Which pronoun: it, this or that?
We use it, this and that ,(in plural they, these and those) to refer to something we have already mentioned. Often more than one of them is correct in the context. However:
- We use it when we are not making any emphasis
E.g.: The participants found the introduction to the IELTS rather useful. It helps them to understand what they need to prepare before they decide to sit for the examination.
- This and that are more emphatic in drawing attention to the thing just mentioned
E.g.: A new system of tagging was devised, and this gave the researchers a much better picture of birds’ migration patterns.
- Besides that, this is often used when:
1 We still have something more to say about the thing we are referring to
E.g: We’ve recommended opening an office in Belgium. This will be discussed at the Board meeting next month.
Many of our staff have been off sick this month. This has meant that we have fallen behind our orders.
2 We refer to the second of the two things mentioned in the previous sentence. Compare the following examples to see the difference.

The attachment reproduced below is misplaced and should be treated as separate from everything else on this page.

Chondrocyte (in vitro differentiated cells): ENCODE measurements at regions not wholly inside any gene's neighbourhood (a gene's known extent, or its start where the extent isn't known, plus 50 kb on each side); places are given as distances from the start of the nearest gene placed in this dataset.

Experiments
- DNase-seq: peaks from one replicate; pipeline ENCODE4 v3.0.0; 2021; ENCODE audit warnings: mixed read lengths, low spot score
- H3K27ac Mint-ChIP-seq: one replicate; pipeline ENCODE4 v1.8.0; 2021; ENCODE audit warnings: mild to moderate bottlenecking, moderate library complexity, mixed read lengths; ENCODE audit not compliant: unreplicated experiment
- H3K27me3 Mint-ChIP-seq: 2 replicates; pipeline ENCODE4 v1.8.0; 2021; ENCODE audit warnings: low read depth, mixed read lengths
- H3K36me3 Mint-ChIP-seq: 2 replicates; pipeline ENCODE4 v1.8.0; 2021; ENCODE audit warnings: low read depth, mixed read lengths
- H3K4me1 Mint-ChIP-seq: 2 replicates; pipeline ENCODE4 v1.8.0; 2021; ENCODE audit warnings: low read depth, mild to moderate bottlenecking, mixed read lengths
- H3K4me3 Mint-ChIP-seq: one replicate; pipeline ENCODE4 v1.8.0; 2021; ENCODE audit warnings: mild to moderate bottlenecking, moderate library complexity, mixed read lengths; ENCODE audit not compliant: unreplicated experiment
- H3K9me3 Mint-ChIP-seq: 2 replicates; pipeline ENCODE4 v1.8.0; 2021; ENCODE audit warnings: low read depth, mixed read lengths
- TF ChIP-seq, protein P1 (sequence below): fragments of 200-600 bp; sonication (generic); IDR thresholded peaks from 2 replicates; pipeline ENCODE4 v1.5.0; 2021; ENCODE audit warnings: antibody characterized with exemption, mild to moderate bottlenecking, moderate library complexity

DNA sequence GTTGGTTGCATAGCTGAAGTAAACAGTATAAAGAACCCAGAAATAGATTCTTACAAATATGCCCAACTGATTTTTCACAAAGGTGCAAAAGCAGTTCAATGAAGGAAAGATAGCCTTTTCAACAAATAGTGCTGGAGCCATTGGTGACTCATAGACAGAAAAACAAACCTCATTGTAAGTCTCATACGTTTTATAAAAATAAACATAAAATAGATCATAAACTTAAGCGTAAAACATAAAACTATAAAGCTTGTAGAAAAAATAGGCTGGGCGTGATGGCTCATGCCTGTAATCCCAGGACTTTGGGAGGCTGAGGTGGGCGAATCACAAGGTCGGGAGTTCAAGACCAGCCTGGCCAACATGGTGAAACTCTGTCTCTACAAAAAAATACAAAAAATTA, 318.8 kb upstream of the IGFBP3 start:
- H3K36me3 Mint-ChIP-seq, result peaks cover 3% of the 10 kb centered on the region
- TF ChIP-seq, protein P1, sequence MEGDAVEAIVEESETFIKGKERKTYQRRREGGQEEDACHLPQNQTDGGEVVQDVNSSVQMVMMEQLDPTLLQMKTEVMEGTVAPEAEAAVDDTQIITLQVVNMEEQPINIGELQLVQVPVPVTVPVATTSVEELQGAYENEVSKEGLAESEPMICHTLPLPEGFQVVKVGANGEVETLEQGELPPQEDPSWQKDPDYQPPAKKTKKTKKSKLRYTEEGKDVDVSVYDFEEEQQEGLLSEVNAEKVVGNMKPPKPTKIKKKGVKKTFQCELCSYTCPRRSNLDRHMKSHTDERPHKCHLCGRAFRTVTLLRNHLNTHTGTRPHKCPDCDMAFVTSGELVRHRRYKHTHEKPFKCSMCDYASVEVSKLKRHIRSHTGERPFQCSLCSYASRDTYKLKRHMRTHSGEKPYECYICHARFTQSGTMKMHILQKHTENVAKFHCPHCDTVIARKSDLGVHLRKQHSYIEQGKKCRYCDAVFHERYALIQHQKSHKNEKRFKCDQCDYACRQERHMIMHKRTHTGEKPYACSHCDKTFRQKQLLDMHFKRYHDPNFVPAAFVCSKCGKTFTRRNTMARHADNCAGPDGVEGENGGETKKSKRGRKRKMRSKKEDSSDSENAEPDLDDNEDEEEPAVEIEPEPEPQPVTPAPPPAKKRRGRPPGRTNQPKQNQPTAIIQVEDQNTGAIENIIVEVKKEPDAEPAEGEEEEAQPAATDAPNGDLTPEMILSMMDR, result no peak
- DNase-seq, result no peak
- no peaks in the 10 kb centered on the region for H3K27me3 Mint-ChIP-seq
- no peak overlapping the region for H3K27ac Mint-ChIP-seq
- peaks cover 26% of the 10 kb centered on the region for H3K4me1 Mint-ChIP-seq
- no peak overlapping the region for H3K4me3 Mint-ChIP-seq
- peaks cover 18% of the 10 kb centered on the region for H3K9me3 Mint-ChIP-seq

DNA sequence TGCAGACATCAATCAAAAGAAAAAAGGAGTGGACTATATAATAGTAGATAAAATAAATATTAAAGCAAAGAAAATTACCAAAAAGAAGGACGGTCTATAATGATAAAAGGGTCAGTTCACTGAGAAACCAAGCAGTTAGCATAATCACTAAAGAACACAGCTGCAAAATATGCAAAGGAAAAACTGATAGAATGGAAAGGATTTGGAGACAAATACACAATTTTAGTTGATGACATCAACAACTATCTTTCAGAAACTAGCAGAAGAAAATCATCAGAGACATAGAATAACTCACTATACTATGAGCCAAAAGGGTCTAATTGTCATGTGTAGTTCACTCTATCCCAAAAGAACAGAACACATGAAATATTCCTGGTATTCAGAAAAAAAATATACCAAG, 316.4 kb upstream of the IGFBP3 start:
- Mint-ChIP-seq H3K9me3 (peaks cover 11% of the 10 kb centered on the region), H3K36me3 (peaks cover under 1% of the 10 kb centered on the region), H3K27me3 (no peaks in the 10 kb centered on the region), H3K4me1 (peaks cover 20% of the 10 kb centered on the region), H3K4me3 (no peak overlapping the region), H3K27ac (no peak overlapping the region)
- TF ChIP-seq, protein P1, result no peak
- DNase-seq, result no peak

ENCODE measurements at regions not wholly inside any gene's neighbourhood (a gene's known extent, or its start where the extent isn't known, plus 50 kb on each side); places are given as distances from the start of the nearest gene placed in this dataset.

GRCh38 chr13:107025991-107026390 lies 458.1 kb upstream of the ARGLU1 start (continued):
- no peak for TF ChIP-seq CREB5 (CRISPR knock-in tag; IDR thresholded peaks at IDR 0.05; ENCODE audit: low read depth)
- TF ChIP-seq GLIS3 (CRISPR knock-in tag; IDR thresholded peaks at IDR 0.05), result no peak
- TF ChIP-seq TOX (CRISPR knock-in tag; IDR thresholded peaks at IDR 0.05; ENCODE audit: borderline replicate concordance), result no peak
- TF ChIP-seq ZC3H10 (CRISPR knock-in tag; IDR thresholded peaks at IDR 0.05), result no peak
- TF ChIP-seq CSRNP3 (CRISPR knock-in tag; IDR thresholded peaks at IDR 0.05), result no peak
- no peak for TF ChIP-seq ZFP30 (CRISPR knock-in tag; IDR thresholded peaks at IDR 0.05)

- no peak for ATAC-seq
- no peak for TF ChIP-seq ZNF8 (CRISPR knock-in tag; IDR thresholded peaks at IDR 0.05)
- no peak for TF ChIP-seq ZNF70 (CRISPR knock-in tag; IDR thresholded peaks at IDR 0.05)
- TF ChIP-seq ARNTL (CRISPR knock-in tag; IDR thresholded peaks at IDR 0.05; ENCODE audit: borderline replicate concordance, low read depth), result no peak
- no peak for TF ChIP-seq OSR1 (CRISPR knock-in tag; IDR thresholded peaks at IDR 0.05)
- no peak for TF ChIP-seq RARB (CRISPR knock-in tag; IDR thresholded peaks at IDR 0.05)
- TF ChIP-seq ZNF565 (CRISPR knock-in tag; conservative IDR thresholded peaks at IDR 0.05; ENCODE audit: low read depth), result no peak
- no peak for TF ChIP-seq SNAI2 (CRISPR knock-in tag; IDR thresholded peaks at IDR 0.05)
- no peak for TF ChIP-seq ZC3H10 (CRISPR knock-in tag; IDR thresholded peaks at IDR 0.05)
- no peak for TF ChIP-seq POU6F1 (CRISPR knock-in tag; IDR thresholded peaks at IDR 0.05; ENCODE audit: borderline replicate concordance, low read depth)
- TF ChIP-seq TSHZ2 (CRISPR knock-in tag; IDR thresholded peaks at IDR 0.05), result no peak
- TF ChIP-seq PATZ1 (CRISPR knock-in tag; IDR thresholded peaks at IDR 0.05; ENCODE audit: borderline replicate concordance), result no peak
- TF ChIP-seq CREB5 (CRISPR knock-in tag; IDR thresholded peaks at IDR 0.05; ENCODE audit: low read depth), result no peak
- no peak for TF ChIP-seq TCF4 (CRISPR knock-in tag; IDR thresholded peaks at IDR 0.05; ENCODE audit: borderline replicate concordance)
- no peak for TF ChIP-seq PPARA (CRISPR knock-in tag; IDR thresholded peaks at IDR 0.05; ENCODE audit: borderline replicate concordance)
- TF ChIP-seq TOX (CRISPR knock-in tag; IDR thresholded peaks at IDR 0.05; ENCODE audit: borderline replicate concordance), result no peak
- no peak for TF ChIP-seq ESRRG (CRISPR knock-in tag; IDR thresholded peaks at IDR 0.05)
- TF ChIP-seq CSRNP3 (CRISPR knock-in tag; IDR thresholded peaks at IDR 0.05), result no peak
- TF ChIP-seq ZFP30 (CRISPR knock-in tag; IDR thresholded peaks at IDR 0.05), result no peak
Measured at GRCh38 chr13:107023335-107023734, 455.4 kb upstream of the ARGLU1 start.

The severe drought has resulted in a poor harvest. This has led to famine in certain parts of the country.
The severe drought has resulted in a poor harvest. It has also affected the livestock.
- We often use that in conditional sentences
It would be good to experience both lifestyles if that were possible.
- That is often used when giving reasons
E.g.: The children spent all day in front of the television and that‘s why we decided to throw it away.
- Note: We also use this, these, those, such + collective noun/ noun phrase to refer back to something previously mentioned
E.g.: The children showed courage and compassion during the experiment. These qualities were considered unusual for students of such a young age.
The public feel that the new law is impractical and illogical. Such criticisms are seriously affecting the enforcement and implementation process.